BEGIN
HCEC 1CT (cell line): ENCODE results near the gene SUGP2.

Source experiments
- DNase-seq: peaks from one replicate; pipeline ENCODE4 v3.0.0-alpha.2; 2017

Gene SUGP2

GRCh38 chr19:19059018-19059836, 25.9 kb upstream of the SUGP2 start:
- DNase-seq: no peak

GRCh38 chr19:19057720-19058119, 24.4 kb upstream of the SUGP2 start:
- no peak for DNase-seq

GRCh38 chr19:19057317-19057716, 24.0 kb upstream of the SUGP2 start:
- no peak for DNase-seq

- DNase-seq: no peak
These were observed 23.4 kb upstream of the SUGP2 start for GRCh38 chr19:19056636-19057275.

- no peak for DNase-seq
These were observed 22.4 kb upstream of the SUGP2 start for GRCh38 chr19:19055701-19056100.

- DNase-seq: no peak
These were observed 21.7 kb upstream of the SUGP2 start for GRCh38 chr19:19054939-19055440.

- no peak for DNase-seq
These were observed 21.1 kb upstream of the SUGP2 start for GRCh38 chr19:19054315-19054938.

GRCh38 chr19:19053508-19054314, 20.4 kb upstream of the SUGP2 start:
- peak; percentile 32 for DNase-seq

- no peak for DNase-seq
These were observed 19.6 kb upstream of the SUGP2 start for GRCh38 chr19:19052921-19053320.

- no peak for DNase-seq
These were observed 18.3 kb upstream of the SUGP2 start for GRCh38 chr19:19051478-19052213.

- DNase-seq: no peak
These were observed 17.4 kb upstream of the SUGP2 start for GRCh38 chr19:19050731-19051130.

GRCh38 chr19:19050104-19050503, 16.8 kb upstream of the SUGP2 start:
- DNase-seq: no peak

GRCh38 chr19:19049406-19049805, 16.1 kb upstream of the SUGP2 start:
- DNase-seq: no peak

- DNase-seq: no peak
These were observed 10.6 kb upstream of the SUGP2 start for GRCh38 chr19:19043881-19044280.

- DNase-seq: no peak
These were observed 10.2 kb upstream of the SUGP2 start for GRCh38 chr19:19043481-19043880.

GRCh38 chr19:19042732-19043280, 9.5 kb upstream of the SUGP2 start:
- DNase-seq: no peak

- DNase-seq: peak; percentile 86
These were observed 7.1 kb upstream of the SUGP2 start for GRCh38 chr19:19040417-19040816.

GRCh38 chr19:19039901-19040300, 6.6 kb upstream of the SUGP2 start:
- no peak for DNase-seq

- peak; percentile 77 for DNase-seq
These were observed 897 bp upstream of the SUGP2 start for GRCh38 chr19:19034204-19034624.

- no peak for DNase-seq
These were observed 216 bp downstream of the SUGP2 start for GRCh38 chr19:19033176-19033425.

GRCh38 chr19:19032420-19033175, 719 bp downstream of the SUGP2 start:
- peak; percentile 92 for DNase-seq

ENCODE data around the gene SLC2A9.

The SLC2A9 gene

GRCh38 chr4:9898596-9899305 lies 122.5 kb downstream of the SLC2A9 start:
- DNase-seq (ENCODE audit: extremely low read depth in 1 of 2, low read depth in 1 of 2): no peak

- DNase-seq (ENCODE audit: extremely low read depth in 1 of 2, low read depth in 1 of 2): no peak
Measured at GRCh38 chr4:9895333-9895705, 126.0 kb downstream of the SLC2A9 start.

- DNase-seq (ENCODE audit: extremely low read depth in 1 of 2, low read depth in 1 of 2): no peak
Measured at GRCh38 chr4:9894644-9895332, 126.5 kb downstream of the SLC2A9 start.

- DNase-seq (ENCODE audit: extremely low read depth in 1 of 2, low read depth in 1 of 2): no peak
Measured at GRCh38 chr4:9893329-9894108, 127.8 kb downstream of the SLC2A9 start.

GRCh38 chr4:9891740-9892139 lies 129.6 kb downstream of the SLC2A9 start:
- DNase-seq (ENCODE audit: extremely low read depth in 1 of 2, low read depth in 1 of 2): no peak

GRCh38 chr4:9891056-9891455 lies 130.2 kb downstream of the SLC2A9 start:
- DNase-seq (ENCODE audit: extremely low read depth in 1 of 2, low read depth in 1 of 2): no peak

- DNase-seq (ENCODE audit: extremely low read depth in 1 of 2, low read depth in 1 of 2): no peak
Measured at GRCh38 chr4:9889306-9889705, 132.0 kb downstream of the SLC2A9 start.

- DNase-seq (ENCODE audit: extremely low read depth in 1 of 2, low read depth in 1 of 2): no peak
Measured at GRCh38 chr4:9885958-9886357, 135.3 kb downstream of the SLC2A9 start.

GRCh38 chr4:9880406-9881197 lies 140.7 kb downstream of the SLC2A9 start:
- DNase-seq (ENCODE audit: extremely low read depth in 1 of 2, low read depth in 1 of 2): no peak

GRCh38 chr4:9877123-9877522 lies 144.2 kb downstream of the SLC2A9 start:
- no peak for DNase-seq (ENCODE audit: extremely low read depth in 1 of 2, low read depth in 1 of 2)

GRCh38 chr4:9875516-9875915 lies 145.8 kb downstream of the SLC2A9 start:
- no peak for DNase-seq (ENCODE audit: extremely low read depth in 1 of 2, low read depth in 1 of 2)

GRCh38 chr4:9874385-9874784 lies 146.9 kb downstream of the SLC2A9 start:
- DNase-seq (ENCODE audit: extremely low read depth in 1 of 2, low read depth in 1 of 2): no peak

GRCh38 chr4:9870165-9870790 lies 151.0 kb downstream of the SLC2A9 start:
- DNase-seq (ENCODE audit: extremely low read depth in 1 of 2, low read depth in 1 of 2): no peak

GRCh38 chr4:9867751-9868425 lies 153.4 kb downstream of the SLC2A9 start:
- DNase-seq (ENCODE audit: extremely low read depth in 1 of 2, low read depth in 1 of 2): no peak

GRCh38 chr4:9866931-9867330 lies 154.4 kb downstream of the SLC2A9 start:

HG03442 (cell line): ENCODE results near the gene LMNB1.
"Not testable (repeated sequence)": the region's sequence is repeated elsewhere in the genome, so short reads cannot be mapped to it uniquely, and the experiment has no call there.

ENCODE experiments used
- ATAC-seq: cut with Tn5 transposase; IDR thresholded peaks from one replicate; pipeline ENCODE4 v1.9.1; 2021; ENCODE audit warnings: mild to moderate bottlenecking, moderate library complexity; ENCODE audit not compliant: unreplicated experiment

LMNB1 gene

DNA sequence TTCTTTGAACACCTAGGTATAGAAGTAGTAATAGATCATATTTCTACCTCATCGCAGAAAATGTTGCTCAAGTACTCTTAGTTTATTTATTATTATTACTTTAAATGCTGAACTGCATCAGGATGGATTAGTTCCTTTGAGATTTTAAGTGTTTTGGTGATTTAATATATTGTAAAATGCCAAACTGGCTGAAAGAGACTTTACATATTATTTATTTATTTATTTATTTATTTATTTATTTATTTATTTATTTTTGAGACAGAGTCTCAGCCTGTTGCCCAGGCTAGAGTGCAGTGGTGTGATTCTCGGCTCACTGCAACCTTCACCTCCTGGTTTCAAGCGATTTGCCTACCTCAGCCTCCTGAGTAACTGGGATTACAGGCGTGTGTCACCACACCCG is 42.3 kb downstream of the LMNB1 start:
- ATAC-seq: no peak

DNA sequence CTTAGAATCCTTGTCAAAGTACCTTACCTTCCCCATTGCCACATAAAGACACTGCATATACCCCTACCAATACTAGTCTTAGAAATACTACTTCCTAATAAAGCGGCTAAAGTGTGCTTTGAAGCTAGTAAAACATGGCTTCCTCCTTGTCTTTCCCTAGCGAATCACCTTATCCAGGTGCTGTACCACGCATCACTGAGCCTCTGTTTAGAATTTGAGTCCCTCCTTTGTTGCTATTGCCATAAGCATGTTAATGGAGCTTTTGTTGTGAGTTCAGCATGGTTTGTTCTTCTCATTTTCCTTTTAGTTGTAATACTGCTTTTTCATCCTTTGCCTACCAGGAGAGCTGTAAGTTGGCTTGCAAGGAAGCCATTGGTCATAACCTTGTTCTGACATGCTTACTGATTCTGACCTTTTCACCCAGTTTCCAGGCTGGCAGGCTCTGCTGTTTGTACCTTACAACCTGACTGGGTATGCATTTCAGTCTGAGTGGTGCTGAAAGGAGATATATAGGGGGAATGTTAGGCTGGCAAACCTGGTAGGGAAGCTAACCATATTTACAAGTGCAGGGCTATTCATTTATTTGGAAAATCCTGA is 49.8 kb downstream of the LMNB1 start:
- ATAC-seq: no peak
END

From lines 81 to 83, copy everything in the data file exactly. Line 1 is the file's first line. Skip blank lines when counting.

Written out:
- ATAC-seq: cut with Tn5 transposase; IDR thresholded peaks from one replicate; pipeline ENCODE4 v1.9.1; 2021; ENCODE audit warnings: mild to moderate bottlenecking, moderate library complexity; ENCODE audit not compliant: unreplicated experiment

LMNB1 gene

DNA sequence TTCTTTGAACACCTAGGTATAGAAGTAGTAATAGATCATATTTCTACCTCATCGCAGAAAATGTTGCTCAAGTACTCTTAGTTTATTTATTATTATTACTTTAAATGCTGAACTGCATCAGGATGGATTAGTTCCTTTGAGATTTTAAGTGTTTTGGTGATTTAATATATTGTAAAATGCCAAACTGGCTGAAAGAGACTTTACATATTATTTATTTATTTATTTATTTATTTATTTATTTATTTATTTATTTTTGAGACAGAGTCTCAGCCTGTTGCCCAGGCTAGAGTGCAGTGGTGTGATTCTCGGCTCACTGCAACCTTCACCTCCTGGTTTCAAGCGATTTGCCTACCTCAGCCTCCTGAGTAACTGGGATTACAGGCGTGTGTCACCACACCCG is 42.3 kb downstream of the LMNB1 start: